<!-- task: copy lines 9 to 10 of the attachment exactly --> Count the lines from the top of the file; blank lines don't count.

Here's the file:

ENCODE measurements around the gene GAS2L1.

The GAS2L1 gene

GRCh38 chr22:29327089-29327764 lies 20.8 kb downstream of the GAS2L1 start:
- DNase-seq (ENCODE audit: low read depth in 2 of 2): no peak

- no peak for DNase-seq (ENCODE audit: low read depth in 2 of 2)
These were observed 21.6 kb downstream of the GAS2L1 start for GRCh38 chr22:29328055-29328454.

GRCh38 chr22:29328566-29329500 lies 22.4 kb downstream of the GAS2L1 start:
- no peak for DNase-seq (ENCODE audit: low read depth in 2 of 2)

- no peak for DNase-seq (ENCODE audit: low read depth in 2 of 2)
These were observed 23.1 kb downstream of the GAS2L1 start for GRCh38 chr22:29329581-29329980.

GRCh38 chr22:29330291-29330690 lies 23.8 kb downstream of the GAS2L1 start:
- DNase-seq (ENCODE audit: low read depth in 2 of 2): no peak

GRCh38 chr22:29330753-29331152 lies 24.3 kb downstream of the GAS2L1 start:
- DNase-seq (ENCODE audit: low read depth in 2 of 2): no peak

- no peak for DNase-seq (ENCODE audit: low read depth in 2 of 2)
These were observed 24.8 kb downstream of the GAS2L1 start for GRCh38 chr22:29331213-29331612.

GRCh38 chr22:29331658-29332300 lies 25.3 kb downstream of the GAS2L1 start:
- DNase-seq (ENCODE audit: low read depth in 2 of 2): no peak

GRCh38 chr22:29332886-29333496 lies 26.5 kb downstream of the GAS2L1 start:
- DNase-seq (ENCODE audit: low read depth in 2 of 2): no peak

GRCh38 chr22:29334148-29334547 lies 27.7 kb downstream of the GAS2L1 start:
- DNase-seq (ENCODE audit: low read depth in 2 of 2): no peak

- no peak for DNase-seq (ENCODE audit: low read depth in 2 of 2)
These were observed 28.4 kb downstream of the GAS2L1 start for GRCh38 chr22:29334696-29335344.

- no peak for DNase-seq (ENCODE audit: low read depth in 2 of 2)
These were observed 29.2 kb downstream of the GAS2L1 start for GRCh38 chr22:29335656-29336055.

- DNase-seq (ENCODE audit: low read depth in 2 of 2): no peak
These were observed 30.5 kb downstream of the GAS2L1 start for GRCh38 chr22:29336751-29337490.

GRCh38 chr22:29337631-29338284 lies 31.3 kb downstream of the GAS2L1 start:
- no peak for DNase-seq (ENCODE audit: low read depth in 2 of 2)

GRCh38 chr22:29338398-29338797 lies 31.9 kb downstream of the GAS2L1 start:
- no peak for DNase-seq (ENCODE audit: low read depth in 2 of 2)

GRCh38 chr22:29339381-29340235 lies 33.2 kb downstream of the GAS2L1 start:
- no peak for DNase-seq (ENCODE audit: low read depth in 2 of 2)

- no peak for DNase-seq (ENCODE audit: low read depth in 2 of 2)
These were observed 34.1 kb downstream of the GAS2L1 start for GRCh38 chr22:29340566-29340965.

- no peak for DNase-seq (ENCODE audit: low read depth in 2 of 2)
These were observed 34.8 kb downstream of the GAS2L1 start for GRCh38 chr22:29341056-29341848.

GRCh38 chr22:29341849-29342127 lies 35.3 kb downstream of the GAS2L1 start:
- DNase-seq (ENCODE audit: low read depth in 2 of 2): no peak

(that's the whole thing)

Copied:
- no peak for DNase-seq (ENCODE audit: low read depth in 2 of 2)
These were observed 23.1 kb downstream of the GAS2L1 start for GRCh38 chr22:29329581-29329980.